Now that we have both our files configured, it’s time to initialize our configuration. This will install all vendors that have been specified in provider section of our Terraform configuration file.

terraform init

Initializing our configuration installs all vendors listed in the vendor section of our Terraform configuration file.

Define the Terraform CloudFlare configuration

Now that we’re connected to our domain, we need to create our configuration. The first thing we need to do is change ours cloudflare.auto.tfvars file to include zone_id to which we will target the DNS record changes. Add the following line in cloudflare.auto.tfvars file.

# Zone.DNS Permissions
api_token = "as3uo7WkxL6asdfasdfaME7IdLofKBG9C_Zi-gf"
# Specific Domain Zone ID
zone_id   = "fddd89b6e1d52ebdfdasdc8bc02186333"

Next, we need to define the items we are going to add to CloudFlare. To do this we will use cloudflare_record resource to create the records. The format for this is as follows: resource {type} {name}. The type will be cloudflare_record, and for the name we will use a_mydomain_com and cname_www. However, these names are arbitrary, and they can be whatever you want.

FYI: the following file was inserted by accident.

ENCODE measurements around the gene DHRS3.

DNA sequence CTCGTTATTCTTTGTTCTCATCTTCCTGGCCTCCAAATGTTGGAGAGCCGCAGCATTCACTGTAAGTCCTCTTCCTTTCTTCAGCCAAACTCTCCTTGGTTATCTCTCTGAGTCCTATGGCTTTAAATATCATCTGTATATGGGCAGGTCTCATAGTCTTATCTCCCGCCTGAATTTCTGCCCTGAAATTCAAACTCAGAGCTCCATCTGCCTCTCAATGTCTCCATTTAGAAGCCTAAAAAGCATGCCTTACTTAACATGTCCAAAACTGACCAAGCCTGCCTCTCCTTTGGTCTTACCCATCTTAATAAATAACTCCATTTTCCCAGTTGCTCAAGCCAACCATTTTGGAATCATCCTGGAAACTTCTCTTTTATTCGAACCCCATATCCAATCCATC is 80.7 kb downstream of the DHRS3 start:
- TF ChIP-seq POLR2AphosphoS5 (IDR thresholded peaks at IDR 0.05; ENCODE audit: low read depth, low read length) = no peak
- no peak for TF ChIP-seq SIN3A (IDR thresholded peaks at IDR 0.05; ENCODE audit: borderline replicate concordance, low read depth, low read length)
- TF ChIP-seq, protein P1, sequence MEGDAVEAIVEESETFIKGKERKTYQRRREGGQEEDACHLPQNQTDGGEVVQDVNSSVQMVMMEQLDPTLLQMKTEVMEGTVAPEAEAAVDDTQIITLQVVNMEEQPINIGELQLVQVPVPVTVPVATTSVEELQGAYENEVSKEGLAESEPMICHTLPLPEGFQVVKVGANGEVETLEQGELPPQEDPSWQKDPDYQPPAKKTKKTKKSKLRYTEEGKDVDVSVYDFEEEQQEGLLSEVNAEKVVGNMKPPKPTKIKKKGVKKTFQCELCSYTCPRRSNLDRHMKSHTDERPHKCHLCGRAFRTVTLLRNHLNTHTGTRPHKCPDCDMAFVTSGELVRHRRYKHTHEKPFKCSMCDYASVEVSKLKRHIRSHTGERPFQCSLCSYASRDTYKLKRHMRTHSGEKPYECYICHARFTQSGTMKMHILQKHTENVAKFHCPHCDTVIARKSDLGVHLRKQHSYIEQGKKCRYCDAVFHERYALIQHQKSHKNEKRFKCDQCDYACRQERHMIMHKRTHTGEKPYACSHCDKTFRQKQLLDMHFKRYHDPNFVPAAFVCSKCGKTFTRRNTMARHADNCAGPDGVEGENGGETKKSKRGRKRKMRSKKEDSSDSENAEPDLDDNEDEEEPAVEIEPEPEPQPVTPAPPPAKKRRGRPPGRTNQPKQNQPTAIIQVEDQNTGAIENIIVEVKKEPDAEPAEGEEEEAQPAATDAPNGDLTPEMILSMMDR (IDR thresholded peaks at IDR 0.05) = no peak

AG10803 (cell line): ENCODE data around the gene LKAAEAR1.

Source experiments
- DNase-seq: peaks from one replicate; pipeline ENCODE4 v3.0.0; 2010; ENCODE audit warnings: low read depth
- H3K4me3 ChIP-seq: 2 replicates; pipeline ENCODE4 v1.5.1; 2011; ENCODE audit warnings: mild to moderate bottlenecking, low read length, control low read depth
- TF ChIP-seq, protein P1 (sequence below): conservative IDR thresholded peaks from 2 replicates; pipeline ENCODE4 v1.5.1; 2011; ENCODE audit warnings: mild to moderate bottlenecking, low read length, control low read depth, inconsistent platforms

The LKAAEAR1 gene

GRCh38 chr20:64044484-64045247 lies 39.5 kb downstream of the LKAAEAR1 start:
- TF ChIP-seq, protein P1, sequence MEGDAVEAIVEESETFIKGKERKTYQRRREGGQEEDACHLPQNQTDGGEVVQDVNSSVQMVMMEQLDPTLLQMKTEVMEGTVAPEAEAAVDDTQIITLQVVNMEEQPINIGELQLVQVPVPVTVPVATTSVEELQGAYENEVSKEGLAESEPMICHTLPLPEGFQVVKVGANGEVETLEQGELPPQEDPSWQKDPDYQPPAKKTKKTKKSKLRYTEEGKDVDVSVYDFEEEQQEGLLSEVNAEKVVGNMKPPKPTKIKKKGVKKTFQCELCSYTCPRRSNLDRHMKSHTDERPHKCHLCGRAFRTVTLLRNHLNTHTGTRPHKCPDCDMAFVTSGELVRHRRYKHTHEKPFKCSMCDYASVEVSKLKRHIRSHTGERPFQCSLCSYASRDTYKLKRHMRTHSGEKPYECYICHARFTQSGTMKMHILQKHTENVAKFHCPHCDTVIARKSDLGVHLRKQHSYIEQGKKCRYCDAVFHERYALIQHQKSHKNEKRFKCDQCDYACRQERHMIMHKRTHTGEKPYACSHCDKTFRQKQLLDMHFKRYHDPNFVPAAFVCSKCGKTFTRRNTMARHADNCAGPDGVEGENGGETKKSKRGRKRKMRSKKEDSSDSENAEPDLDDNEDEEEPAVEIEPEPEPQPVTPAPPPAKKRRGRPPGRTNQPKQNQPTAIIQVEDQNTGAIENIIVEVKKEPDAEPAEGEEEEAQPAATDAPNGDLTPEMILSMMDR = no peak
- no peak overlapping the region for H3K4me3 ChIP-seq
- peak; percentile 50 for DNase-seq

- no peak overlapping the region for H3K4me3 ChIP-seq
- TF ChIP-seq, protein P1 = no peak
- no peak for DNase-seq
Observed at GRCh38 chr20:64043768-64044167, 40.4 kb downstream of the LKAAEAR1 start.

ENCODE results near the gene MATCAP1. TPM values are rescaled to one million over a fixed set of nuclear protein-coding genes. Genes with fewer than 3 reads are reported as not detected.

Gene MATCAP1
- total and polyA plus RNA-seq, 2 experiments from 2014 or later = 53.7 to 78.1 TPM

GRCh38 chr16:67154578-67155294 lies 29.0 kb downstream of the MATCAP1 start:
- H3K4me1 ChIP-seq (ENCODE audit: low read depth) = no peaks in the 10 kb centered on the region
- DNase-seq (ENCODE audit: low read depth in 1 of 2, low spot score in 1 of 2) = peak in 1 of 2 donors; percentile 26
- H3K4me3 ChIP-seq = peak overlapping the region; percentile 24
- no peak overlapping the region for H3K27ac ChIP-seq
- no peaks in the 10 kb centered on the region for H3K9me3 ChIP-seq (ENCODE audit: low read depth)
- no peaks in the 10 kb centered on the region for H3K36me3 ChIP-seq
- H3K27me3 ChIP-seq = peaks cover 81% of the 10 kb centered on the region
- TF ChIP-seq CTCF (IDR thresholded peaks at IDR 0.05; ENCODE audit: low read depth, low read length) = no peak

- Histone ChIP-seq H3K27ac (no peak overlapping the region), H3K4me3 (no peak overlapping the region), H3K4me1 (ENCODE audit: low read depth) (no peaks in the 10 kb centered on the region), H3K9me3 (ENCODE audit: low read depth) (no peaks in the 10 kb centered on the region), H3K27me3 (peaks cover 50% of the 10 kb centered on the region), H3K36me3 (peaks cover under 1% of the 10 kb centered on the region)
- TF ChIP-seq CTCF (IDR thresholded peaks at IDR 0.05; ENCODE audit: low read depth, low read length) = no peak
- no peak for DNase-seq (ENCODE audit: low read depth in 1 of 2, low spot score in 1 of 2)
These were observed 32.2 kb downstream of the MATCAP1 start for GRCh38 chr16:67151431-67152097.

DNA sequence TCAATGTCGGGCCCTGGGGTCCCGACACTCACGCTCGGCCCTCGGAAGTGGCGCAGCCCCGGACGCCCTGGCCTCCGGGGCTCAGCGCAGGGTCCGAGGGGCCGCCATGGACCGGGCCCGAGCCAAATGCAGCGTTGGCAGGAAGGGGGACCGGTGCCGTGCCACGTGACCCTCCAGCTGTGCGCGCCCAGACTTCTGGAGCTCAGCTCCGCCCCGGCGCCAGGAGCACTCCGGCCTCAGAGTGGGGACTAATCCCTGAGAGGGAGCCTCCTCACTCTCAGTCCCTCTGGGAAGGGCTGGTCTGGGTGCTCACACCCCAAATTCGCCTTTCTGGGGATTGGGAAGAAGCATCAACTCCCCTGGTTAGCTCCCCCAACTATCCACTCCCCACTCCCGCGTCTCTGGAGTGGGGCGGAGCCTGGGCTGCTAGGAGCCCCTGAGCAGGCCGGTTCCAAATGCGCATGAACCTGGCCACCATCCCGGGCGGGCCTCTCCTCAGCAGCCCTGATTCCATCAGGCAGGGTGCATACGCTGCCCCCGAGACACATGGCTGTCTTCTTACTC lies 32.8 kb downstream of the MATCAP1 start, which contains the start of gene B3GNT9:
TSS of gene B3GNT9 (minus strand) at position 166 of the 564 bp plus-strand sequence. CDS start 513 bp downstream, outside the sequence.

resource "cloudflare_record" "a_mydomain_com" {
  zone_id = var.zone_id
  name    = "mydomain.com"
  value   = "133.145.220.110"
  type    = "A"
  ttl     = 1
  proxied = true
}

resource "cloudflare_record" "cname_www" {
  zone_id = var.zone_id
  name    = "www"
  value   = "mydomain.com"
  type    = "CNAME"
  ttl     = 1
  proxied = true
}

A warning about the names. If you want to use terraform import to import permissions on a specific entry, you must match the name with the import entry as follows:

terraform import cloudflare_record.a_mydomain_com {zone_id}/{record_id}

Plan the Terraform changes

Now that we have defined our configuration, we can run terraform plan command that generates the changes between what is known by Terraform via .tfstate the file and the CloudFlare environment. If resources have not been imported, or if this is your first time running the command, Terraform will have no knowledge of the environment and any changes will be new.

terraform plan

Run the terraform plan command

Apply the Terraform changes

When you are sure of your configuration, just use apply command. This will ask for a confirmation, where you have to write yes. The output shows the configuration to be applied and the condition.

terraform apply
Use the Apply command to request confirmation and then type yes.  The output shows the configuration to be applied and the condition.
Use the Apply command. This will ask for a confirmation, where you must write yes. The output shows the configuration to be applied and the condition.

Conclusion

Combining CloudFlare and Terraform is a strong combination. When you can architect your environment in code and track changes over time (using version control), you unlock new efficiencies and controls. In the event that a configuration is incorrect, it is trivial to roll back to a previous configuration, making it quick and painless to recover from errors.